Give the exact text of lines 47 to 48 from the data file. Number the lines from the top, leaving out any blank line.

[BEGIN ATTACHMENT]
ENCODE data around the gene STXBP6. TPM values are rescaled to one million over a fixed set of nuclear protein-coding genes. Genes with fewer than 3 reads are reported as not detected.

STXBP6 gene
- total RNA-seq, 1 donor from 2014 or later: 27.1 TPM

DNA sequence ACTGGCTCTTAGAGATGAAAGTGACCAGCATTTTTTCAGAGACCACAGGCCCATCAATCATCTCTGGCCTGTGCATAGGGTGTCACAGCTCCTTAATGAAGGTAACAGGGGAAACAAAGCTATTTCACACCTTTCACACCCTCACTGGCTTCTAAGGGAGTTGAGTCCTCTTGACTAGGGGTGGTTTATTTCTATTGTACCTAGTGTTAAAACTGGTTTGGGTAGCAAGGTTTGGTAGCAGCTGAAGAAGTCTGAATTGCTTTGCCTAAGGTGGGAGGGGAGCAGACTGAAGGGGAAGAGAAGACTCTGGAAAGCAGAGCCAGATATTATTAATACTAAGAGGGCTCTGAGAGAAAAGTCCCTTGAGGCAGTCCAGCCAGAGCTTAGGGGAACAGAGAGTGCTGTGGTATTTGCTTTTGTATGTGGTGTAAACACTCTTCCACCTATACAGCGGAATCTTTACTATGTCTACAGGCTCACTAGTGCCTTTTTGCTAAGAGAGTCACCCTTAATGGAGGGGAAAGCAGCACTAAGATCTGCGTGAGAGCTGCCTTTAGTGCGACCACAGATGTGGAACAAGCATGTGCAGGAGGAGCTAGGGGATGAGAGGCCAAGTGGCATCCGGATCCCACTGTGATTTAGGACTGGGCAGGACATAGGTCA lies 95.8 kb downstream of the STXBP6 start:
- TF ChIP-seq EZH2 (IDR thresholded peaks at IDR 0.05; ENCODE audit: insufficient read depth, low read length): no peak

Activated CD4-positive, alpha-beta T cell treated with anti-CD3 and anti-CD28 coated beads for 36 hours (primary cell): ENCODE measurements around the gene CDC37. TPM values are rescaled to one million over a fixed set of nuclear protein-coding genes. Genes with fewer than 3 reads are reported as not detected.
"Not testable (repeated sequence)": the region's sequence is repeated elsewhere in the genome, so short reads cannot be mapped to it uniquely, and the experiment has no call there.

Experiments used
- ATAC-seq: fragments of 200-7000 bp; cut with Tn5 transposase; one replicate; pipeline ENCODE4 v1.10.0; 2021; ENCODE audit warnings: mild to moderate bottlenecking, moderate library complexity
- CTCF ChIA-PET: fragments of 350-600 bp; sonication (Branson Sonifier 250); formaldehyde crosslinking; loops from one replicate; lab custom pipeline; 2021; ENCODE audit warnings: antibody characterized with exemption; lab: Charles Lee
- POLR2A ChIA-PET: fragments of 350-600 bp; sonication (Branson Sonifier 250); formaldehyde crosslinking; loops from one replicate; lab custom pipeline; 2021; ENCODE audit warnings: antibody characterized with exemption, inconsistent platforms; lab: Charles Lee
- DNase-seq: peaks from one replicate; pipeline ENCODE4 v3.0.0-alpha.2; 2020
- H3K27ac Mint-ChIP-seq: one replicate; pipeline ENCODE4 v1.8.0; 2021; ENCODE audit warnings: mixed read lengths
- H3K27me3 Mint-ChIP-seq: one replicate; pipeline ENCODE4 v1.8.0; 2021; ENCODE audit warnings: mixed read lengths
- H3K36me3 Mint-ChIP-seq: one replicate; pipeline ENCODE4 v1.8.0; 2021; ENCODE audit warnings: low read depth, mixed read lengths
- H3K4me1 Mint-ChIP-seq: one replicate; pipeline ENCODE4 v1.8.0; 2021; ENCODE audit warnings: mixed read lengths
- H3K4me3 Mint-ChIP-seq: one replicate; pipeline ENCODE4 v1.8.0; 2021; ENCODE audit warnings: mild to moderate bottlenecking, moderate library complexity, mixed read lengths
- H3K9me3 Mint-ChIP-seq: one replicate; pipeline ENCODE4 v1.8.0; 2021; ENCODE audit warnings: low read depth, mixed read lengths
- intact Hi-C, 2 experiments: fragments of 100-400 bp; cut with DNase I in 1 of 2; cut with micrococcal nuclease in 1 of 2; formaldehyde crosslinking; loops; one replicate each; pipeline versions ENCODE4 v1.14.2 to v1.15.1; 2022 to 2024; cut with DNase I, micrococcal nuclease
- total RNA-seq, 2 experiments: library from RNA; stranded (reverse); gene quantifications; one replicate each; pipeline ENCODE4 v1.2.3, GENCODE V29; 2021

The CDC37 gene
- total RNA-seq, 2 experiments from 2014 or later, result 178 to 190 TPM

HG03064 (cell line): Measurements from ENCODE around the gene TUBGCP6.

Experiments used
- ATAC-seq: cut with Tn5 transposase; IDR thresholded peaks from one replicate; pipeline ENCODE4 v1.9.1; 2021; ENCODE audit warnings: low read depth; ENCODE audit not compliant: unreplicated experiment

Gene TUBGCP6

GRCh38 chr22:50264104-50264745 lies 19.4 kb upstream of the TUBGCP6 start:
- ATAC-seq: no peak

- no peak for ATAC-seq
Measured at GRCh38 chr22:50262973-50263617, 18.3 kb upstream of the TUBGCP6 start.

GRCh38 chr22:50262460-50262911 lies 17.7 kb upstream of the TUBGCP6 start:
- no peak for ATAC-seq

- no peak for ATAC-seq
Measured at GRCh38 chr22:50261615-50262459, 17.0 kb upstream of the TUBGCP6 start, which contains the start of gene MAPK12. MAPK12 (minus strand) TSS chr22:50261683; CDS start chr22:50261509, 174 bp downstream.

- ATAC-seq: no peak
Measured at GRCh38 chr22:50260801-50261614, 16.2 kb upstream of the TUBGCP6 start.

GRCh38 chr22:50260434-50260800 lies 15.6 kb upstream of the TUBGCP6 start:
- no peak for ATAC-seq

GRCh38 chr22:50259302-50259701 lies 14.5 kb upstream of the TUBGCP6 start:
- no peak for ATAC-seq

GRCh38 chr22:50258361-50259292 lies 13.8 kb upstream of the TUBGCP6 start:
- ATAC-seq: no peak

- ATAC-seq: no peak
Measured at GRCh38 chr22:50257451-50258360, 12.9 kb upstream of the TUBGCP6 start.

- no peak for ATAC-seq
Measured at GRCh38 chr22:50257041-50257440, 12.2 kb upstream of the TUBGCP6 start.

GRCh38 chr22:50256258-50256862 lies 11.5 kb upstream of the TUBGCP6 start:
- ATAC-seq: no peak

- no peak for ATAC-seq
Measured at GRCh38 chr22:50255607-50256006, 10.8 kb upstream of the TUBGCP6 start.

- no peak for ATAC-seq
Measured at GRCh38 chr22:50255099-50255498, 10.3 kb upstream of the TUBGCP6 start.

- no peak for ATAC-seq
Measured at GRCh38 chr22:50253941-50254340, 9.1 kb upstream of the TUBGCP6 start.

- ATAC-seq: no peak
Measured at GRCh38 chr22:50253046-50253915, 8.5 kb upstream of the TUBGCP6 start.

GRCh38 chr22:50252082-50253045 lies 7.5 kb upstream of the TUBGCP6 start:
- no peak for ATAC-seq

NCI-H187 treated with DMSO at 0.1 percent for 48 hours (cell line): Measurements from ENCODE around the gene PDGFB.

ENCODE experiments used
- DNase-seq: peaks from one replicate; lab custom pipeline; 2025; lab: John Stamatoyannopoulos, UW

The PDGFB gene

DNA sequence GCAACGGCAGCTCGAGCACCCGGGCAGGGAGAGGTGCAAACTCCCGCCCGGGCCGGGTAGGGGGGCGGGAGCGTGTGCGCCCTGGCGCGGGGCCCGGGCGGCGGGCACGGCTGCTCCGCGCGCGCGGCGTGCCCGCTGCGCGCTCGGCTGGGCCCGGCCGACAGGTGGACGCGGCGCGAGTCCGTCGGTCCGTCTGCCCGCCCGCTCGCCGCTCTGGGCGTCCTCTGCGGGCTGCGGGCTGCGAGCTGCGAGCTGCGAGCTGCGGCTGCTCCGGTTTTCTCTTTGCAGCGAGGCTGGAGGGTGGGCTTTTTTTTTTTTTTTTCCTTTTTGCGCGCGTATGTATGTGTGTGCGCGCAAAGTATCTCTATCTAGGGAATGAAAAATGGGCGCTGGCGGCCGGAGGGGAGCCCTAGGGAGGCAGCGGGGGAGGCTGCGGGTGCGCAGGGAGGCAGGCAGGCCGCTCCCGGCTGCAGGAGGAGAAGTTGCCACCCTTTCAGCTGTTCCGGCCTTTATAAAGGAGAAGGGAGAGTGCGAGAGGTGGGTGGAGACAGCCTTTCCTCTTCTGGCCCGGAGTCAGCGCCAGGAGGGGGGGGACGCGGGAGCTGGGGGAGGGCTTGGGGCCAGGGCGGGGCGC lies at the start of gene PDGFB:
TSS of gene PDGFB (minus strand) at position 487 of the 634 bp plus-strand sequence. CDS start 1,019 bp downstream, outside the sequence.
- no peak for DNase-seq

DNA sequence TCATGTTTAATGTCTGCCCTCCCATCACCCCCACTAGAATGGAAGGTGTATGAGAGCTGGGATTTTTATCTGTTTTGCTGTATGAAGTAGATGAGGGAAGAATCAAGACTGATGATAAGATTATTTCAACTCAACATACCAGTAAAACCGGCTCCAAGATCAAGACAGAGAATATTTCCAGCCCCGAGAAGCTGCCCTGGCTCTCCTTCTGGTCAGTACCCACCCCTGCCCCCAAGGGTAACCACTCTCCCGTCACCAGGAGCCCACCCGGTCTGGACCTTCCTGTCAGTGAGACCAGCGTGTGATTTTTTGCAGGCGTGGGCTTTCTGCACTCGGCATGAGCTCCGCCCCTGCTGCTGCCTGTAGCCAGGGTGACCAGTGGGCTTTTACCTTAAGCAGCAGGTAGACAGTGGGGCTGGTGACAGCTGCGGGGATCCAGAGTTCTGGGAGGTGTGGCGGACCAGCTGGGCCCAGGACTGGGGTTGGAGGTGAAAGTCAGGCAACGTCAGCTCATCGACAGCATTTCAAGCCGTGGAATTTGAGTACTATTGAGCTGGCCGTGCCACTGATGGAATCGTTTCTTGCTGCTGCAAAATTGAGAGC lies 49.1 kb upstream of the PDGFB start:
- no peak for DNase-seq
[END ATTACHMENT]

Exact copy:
GRCh38 chr22:50256258-50256862 lies 11.5 kb upstream of the TUBGCP6 start:
- ATAC-seq: no peak